• Marc McDaniel

            Hi Matthew, another quick question. What size tubing did you go with on this build? Is that 3/8″ or 1/2″ ID? I’ve heard that 3/8″ is easier to work with and want to be able to route it well inside the TJ10. Linus swears buy PrimoChill PrimoFlex Advanced LRT 3/8″ x 5/8″ because he says you can bend it without it kinking. Any thoughts?

          • http://Techgage.com/ Matthew Harris

            Marc, I used 7/16″ i.d. 5/8″ o.d. on 1/2″ barbs. It seals great and will do some pretty tight bends without kinking. It’s stuff I got from Petra’s Tech Shop back when they were still around. You can get the same stuff from Frozen CPU for under a buck per foot. It’s a bit of a stretch to fit it on a D5 with stock barbs but with some determination and a great deal of colorful language it will work.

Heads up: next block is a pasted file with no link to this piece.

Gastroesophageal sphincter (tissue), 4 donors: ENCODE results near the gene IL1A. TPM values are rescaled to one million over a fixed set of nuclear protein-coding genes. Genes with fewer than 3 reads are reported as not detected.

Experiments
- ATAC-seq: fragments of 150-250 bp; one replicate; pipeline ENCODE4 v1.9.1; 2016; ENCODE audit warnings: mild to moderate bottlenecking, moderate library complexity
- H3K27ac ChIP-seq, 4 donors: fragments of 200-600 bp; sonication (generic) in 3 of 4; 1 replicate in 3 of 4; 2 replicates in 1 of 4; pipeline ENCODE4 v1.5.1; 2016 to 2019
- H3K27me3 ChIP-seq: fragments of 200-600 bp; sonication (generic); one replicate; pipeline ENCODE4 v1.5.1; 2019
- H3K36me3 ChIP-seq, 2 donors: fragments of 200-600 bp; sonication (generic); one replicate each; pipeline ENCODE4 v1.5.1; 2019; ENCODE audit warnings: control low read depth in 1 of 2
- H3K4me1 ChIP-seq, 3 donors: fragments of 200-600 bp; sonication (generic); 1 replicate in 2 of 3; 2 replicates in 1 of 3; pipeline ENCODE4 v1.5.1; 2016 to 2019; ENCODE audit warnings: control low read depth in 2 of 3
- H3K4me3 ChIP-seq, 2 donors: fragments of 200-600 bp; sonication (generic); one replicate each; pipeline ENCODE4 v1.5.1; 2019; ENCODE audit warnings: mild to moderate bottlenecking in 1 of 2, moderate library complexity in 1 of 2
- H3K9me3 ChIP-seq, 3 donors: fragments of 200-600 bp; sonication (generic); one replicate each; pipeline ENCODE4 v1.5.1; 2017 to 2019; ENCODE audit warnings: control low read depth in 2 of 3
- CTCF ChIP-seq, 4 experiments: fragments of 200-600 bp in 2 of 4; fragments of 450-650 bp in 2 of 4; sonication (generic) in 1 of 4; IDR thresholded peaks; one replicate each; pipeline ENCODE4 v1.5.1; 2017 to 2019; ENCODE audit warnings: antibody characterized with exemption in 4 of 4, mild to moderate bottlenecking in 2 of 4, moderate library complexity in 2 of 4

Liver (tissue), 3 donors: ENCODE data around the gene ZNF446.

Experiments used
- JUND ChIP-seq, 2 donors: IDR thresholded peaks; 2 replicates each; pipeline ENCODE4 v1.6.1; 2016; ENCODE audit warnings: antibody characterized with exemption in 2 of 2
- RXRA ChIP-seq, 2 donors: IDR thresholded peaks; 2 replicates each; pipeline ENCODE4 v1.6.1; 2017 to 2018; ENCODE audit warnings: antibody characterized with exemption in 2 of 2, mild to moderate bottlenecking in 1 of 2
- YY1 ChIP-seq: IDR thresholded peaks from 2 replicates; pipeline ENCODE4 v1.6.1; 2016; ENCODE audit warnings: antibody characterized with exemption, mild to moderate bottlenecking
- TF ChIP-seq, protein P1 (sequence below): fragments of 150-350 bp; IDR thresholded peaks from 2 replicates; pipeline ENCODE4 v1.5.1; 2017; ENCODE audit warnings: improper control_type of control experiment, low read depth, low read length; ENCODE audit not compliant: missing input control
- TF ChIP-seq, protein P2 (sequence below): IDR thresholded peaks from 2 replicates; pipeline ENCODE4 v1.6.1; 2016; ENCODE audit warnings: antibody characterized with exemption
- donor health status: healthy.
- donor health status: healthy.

• http://Techgage.com/ Matthew Harris

            The tubing I used is Masterkleer which is a McMaster Carr product. It’s right up there with Tygon at a fraction of the cost. I’ve used PrimoChill and I’m not a fan. It’s silicone tubing as opposed to vinyl and is a bit more porous which means you’ll lose more fluid to osmosis over the same time frame compared to the same wall thickness vinyl tubing. Plus it’s softer and doesn’t grip the barbs as tightly.

    • http://Techgage.com/ Matthew Harris

      As to cooling the Titans, I wouldn’t try running the CPU and both GPU’s on a single 360. If you want to cool the GFX cards effectively, pull the mid fan mount (Silverstone has a walkthrough on their site) and replace it with something in the 70CFM range. I suggest a fan that has focused airflow, I went with a Cougar 120HP in mine. Also, pull the mesh out of that fan holder, it’s just choking off the fan. As to 240mm versus 320, a 240 is okay if you’re just running a stock clocked CPU and want to keep it cool quietly, if you’re going to OC you’ll need faster fans (you’re limited to a 30mm thick rad if you want to be able to use the mobo tray with the rad in place) or a bigger rad. You can probably fab up mounts to put a 280mm rad up top and have it fit perfectly fine up top. That opening seems perfect for dual 140mm fans. Indeed, after I stopped water cooling my graphics cards I’d intended to do just that but I never did.